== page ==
E. Albert Reece, M.D., Ph.D., M.B.A., vice president for medical affairs, University of Maryland, and dean of the University of Maryland School of Medicine, says, "The results of this study are very promising. Influenza is a significant public health problem, affecting millions around the world each year. We hope that this study – and Dr. Farber's continuing research – will pave the way for identifying an effective treatment," Dr. Reece says.

Abatacept, which is manufactured by Bristol-Myers Squibb and marketed under the name Orencia, is already approved by the U.S. Food and Drug Administration for treatment of rheumatoid arthritis. The drug is not approved for treating influenza.

The study, funded by the National Institutes of Health and Bristol-Myers Squibb, is available online at http://www.jimmunol.org/cgi/content/full/182/11/6834. The Journal of Immunology is a peer-reviewed publication of the American Association of Immunologists.

There are three types of seasonal influenza, A, B and C, and a number of subtypes of Influenza A, including a new strain of the H1N1 virus, also known as the "swine flu," which has recently emerged and caused illness and a number of deaths this year in Mexico, the United States and other countries around the world.

Vaccination is the most effective way to prevent someone from getting the flu or having a serious case of the disease. An antiviral drug, Tamiflu, can help to prevent the flu virus from spreading within the body if it is taken within 48 hours of the first symptoms.

Dr. Farber points out that an immunotherapy with a drug such as Abatacept would be effective against different strains of the virus because the target of the drug would be the immune system, not the virus itself. "We're very excited about the potential of developing a new therapy, which possibly could be given to people even after they are very sick," she says.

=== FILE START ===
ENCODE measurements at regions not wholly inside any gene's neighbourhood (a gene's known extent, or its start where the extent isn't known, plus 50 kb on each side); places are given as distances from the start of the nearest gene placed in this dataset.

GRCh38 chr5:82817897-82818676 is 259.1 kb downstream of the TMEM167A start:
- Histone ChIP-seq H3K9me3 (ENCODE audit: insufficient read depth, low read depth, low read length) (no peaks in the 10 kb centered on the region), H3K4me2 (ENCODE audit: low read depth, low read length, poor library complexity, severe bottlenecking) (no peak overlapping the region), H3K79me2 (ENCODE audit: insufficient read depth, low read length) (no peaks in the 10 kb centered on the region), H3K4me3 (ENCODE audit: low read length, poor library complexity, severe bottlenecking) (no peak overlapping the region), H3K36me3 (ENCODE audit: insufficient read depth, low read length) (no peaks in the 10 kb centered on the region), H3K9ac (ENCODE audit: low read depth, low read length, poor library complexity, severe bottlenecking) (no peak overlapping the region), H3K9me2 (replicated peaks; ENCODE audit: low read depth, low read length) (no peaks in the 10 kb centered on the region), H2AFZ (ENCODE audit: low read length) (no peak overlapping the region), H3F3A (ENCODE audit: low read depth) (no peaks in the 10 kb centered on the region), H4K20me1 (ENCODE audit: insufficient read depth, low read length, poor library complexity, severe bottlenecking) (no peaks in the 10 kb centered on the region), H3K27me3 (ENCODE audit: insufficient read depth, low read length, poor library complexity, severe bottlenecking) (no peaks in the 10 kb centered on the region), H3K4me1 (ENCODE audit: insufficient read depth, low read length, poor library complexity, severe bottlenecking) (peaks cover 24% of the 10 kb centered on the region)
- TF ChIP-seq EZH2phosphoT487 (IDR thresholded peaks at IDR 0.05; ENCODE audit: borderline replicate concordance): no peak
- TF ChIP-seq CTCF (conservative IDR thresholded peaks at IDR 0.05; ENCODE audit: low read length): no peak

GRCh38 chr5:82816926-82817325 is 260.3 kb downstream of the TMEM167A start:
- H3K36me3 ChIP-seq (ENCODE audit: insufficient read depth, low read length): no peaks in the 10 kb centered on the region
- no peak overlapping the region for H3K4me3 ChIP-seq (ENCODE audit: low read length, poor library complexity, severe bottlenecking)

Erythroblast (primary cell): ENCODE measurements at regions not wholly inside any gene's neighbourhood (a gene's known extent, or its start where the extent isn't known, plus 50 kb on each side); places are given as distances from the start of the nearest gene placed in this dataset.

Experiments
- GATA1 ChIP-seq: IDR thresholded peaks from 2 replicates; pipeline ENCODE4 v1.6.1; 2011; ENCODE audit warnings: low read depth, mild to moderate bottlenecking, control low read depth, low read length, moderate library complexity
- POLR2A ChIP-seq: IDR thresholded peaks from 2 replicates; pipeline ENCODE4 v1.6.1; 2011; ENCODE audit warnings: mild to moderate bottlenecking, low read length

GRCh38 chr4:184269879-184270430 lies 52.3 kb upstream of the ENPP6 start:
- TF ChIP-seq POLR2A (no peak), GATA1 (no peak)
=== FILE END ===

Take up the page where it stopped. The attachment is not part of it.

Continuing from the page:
Karen Warmkessel | EurekAlert!
Further information:
http://www.umm.edu

More articles from Life Sciences:

nachricht Flow of cerebrospinal fluid regulates neural stem cell division
22.05.2018 | Helmholtz Zentrum München - Deutsches Forschungszentrum für Gesundheit und Umwelt

nachricht Chemists at FAU successfully demonstrate imine hydrogenation with inexpensive main group metal
22.05.2018 | Friedrich-Alexander-Universität Erlangen-Nürnberg

All articles from Life Sciences >>>

The most recent press releases about innovation >>>

Die letzten 5 Focus-News des innovations-reports im Überblick:

Im Focus: Explanation for puzzling quantum oscillations has been found

So-called quantum many-body scars allow quantum systems to stay out of equilibrium much longer, explaining experiment | Study published in Nature Physics

Recently, researchers from Harvard and MIT succeeded in trapping a record 53 atoms and individually controlling their quantum state, realizing what is called a...

Im Focus: Dozens of binaries from Milky Way's globular clusters could be detectable by LISA

Next-generation gravitational wave detector in space will complement LIGO on Earth